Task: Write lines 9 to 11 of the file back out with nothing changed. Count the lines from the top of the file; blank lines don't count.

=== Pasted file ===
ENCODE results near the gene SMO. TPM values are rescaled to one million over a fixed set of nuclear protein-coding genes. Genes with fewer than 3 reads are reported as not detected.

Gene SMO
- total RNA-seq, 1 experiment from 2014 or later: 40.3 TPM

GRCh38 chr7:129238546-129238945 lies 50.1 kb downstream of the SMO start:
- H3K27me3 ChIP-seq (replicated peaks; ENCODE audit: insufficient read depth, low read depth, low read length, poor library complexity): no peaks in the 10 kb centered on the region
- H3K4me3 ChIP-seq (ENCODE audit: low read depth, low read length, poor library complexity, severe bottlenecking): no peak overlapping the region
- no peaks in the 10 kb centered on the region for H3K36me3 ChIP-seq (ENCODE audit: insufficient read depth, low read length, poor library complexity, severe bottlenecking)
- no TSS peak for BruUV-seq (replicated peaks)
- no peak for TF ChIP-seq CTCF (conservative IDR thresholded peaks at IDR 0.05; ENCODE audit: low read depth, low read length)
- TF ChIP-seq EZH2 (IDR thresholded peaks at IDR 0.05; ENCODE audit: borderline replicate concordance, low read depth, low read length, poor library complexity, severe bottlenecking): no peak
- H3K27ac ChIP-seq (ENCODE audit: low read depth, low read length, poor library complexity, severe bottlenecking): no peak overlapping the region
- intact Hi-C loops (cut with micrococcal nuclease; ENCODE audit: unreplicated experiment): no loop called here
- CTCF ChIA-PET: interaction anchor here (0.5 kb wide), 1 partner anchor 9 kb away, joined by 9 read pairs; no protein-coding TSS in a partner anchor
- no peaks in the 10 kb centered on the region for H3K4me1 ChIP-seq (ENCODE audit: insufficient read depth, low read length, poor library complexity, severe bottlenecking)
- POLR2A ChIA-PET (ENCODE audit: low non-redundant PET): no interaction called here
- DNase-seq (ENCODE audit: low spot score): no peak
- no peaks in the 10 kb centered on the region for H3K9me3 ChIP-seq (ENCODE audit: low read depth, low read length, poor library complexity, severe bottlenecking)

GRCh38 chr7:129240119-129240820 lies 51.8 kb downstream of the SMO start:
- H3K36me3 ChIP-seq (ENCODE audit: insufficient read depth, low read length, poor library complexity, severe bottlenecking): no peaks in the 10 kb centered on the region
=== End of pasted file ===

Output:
- no peak for TF ChIP-seq CTCF (conservative IDR thresholded peaks at IDR 0.05; ENCODE audit: low read depth, low read length)
- TF ChIP-seq EZH2 (IDR thresholded peaks at IDR 0.05; ENCODE audit: borderline replicate concordance, low read depth, low read length, poor library complexity, severe bottlenecking): no peak
- H3K27ac ChIP-seq (ENCODE audit: low read depth, low read length, poor library complexity, severe bottlenecking): no peak overlapping the region